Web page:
• Yes , in my opinion a physicist, either of theoretical or experimental inclination, is not a mathematician. Physicists observe nature; the experiments record it, the theory models it. Sure with new data some extensions of theoretical models tofit it are easy, some are not. For me this is the basic substance, that observation of nature comes first , There is the platonic view, essentially that mathematics creates reality to which a lot of people are implicitly followers, but until a "a theory of everything" is found , this is – anna v Oct 23 '20 at 4:36
• an open question en.wikipedia.org/wiki/Platonic_idealism "Plato's idealism evolved from Pythagorean philosophy, which held that mathematical formulas and proofs accurately describe the essential nature of all things," – anna v Oct 23 '20 at 4:36

In the standard model, every massless particle transforms under representation of $$U(1)_{EM}$$ group. Therefore, every particle has an electric charge (some of them transform in the trivial representation and therefore have zero electric charge). On the other hand, spin is not well defined for a massless particle, since it's a quantity natural to the rest frame of the particle. Instead massless particles carry helicities, which are analogous to spin, although the word spin continues to be used colloquially. This is because massive particles transform in representations of their little group $$SO(3)$$ a.k.a spin, but massless particles transform in representations of $$SO(2)$$ a.k.a helicity.

So, to answer your question: massless particles carry can charge but not spin (in the strictest sense of the word).

A gentler, a less jargon filled explanation would be as follows: Technically there is nothing prohibiting a massless particle from carrying charge. The intuitive notion of a massless particle being affected by radiation continues to hold in the standard model. On the other hand, spin is subtler in that it requires you to think about what exactly is spin. One way to think about spin is to apply a magnetic field to the particle in its rest frame and ask how many possible configurations the particle has. However, for massless particles, relativity prohibits you from catching upto the particle and thinking of a rest frame for the particle. For massless particles the notion of spin is replaced by helicity.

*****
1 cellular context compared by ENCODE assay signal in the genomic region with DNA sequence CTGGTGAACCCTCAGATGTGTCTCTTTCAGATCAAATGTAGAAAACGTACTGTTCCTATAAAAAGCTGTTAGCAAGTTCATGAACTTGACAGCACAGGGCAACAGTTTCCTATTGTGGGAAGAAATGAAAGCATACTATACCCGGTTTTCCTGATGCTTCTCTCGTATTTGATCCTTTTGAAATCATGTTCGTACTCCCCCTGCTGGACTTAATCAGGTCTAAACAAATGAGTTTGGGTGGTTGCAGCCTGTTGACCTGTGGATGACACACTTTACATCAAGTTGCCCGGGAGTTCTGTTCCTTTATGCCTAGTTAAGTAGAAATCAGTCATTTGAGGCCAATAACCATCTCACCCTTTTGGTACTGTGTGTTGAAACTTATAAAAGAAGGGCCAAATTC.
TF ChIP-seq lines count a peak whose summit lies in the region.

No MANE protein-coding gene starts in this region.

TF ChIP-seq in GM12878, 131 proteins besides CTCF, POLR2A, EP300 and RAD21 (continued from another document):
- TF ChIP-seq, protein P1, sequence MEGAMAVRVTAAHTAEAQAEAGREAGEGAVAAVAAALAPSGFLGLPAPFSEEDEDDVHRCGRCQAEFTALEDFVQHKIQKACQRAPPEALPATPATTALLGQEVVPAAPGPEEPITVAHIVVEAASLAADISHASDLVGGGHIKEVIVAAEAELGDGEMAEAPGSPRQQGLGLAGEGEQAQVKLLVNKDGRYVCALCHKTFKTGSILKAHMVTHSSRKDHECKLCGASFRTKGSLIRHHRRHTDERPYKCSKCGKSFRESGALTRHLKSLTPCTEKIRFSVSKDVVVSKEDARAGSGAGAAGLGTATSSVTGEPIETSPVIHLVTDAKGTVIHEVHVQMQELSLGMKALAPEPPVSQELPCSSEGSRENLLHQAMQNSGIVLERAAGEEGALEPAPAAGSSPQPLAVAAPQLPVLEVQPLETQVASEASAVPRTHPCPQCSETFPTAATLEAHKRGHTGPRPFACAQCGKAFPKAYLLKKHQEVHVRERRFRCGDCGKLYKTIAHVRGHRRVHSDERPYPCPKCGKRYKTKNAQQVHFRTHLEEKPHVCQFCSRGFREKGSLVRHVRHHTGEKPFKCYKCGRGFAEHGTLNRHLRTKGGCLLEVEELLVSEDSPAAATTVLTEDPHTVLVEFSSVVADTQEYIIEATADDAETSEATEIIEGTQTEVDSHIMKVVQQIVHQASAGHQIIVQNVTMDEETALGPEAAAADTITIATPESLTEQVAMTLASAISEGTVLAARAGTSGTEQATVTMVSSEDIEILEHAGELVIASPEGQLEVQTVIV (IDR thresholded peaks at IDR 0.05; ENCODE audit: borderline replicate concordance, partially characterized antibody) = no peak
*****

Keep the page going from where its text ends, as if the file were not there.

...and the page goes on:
• With reference to the lack of rest frame for a massless particle, does that mean a charged massless particle would still move at c? If so, does GR have anything to say about the possibility (or behaviour) of such a particle? – Penguino Oct 21 '20 at 23:32
• Yes, it would move at the speed of light. I am not sure the second question is concrete enough to write down a definitive answer. I will say that universality of gravitational interaction constrain this particle to have a helicity less than $\frac{3}{2}$. – Anonjohn Oct 21 '20 at 23:35
• every particle has an electric charge is not true. You mean every massive particel of the standard model? Even that is wrong since the higgs boson is neutral (and spin zero) – mary_stein Oct 22 '20 at 4:19
• Please read what I have said. Electric charge is the eigenvalue of the one particle state under an operator, and some of them have- zero eigenvalue. The ones with zero Eigen value dont couple to the photon and are "uncharged". Those that have a non zero eigenvalue do. At no point did I say all particles have non zero charge. What I am saying is almost a tautology, but meant to clarify that all particles could potentially be charged. – Anonjohn Oct 22 '20 at 4:36
• People who have experience in QFT understood but many that are learning do not. I agree with @mary_stein and think you should probably clarify this point in your answer. – Dr jh Oct 22 '20 at 4:48